I recently listened to a podcast with Elon Musk where he described one of the obstacles to the advancement of technology and communication.
“Your phone is already an extension of you. You’re already a cyborg. But the data rate at which communication between you and your phone happens is very slow. It’s like a tiny straw of information flowing between your biological self and your digital self, and we need to make that tiny straw a giant river; a huge, high-bandwidth interface. It’s an interface problem, a data-rate problem.”
Musk’s musings are existential and futuristic, as expected. He believes the problem lies not in the inefficiency of technology, but of the human brain. One problem he sees is that we can create elaborate pictures in our mind, but these pictures are far too complex for us to explain them in perfect detail. Put simply, our brains are like incredibly powerful computers with bad internet connection. He set up his company Neuralink to work on this problem; to improve our brain’s bandwidth.
However, Musk’s comments made me think less about brain power and more about my phone. I use my phone to communicate more than I use it for anything else. Every day, I manually type out hundreds of texts and emails, but this method of communication is objectively slow and inefficient. We have the option to send each other images, videos, voice messages, our location, and so on, but most of the time we opt to send small pieces of text. These text messages often lack context, inflection, punctuation, or any of the number of the things we require to communicate effectively with one another. Still, it remains the primary form of communication for most of us.
Texting each other perpetuates the problem that Musk describes. We have to choose a recipient, type out a text message with our thumbs, and hit send. I often find myself taking screenshots of web pages, and texting them to friends, even though screen-sharing technology already exists. The rate at which people communicate with their devices is far slower than the rate at which those devices are capable of communicating with each other. Using Musk’s approach, we need to take the tiny straw through which we communicate, and turn it into a giant river. It’s an interface problem, a data-rate problem.
A huge part of this interface problem is the QWERTY keyboard. We’re obsessed with it, and we outright refuse to adapt to any improvements that have been made in recent years. We often overlook just how old this keyboard technology is; created for Remington typewriters in 1873, it predates even the first phone call.
The keyboard is a reasonable way of communicating if you’re using both your hands and all of your fingers simultaneously, like on a laptop. However, it simply doesn’t work as well on a 3-inch-wide smartphone screen, reducing the number of moving parts to your two thumbs. I decided to test my typing speed online. On my laptop, I could type 110 words per minute, at 94% accuracy. But on my phone, that number was reduced to 58 words per minute, at 74% accuracy. It’s clear that this keyboard is slowing down my ability to communicate. So why do we reject even the slightest modifications to the keyboard, like the DVORAK format? Or apps like SwiftKey, which integrated predictive text with touch screen technology? Our obsession with QWERTY keyboards is rooted in the fact that we already know how to use it, and our reluctance to adapt and change is a classic human flaw.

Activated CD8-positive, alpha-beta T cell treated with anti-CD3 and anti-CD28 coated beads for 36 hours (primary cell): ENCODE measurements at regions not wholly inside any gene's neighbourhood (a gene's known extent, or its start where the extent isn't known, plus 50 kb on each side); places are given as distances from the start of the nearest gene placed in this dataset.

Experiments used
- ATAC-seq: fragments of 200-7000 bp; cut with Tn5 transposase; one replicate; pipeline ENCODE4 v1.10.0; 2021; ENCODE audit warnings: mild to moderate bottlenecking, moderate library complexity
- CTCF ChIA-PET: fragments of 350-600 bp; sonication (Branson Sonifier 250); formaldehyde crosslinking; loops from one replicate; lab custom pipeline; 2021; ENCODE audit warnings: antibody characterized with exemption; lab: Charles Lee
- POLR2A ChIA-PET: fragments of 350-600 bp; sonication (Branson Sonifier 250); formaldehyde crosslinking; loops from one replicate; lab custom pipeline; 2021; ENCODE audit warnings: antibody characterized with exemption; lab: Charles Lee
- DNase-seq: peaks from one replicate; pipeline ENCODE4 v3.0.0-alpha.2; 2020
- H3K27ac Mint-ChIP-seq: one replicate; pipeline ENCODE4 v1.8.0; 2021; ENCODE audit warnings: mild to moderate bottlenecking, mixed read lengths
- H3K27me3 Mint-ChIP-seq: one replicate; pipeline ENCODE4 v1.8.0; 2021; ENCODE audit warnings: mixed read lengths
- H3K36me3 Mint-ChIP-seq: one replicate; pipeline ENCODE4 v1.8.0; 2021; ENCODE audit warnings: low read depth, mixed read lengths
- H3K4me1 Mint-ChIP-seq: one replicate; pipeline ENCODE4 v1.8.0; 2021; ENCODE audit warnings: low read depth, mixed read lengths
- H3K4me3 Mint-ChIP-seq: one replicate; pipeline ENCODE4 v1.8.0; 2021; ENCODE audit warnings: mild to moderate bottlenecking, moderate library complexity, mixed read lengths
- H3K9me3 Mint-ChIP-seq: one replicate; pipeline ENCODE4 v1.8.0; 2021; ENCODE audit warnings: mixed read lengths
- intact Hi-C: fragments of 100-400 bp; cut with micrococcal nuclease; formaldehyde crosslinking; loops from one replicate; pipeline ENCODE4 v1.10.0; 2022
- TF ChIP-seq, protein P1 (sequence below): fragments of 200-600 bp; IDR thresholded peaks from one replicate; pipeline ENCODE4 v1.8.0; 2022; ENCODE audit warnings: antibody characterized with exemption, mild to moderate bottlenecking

So if the future of communication doesn’t involve a keyboard, what does it involve? We’ve seen a recent shift in focus towards voice control (Siri, Alexa), but speech-to-text wouldn’t work in public spaces when we want to disclose private information. It seems to me like Snapchat is moving in the right direction.
Despite its recent fall from grace, Snapchat has been pioneering quick communication for the last number of years. They do this by paying attention to the data on our phones. One such example is Snapchat filters. These filters are customised, based on your location, the weather, your battery percentage, and so on. This data can be instantly thrown on top of any photo or video taken in the app, and sent to as many or as few of your contacts as you want. In doing so, Snapchat saves us the effort of typing out a text that reads “My battery percentage is low, I’ll text you later”, or “It’s really hot in Boston today”, or even “I’m on the 3rd floor of O’Neill library”. There’s even a filter you can use if you’re in an Uber, which displays your ETA.
However, this isn’t all that Snapchat is doing. According to TechCrunch, “Snapchat wants its camera to become the new cursor — your point of interface between the real and digital worlds”. They’re trying to make their camera an Augmented-Reality interface of sorts –– and it’s working. Young people use the Snapchat camera to send texts, photos and videos to each other, but they can also check each other’s locations on a built-in map. The same camera can be used to identify whatever song is playing in a room. As of this week, it can now identify a variety of products, and provide links to buy them on Amazon. All of this information can be shared across Snapchat without typing anything. If texting is comparable to using a straw, and Musk’s Neuralink is the giant river he speaks of, perhaps Snapchat is a faucet or a garden hose.
Snapchat has a wide user base, and even if they don’t have much of a future, this type of communication definitely does. As people get more used to sharing data in new and creative ways, the communication straw slowly transitions to a giant river. And with headphone jacks and home buttons disappearing at an alarming rate, I think it might finally be time to ditch that god-awful QWERTY keyboard.